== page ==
The jacks pulled on the steel cables for 500mm at a time; when end height was reached, the Sarens team blocked the cables at the bottom. Then the jacks retracted and built up again, pulling up on the cables for 500mm each time.

Although it was the first job for the CS1000, Keyen said that there were no problems and the segment was jacked up in 2–3 hours. The whole operation, including loading the bridge on to the barges, took two and a half days.

Expert bridge builders This was the second of four phases of this project, as the client is also building another bridge besides this one. Sarens will install the bridge segment for the other bridge in 2018 or 2019.

Despite lifting bridge segments using a jacking system being a typical practice in the industry for special movement, Keyen finds there is still a need to educate the market on the benefits of these ‘alternative’ techniques.

Keyen says: “We still have to convince our clients that there are alternative solutions to get a bridge into a position. Usually, when we explain to customers that we can do it this way or an alternative way, they are surprised. Then they calculate and see that it will cost less to do it with our solution than hiring a big crane on a barge or to assemble the bridge in many pieces at the final position.

“Most clients say no, they prefer the conservative way, and we do it step by step in small parts. It is up to us to prove to the market that there are efficient alternatives.

The techniques are there, and the lifting and skidding systems are constantly improving.”

The design of the CS1000 jacking system was based on years of experience with similar projects. Charita praised Sarens’s designers and engineers as the development process, from drawing to final testing, took under six months.

The system can handle very high horizontal loads while minimising limiting operation factors; for example, bad weather conditions.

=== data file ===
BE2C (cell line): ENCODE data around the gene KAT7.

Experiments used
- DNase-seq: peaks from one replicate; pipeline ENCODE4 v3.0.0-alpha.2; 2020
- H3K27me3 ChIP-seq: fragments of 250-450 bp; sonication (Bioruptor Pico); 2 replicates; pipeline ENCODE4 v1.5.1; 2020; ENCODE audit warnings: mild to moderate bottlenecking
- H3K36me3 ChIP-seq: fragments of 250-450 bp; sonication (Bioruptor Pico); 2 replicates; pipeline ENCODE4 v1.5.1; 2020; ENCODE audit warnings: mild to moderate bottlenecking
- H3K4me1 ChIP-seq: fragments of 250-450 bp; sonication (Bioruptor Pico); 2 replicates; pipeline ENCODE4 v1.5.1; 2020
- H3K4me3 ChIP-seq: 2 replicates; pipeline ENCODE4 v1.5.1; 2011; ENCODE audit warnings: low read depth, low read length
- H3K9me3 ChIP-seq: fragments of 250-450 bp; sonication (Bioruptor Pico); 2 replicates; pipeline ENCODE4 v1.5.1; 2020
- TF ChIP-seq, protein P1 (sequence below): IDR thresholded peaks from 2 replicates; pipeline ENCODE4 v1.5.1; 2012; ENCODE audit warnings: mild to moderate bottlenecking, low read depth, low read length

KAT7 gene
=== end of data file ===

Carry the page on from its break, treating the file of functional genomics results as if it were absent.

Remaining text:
“Because of the horizontal force we have inside the guiding system, it [is removed] from the jack and put in the tower directly through the base. This system gives us a lot of possibilities in terms of height,” says Charita.

He adds that the system is accurate to 0.1mm in the synchronisation of up to an almost infinite number of towers.

This product stands between, in terms of the capacity, the existing Sarens CS5000 and CS600. Charita says the reason behind the launch of this product was an increase in demand for a fast, automatic build-up system with a 1,000t capacity in applications besides bridge construction.

He says an application that has become very popular is the lifting of container cranes employed for loading containers on to bigger ships.

“They can put intermediate pieces in between the legs of the container crane, so you install this system underneath the crane and you can lift it as high as you want,” Charita explains. Another application of the CS1000 could be to lift drilling rigs.

The range of jobs where the new jacking system could be used could be an avenue for new business for the heavy-lift and engineered transport services provider.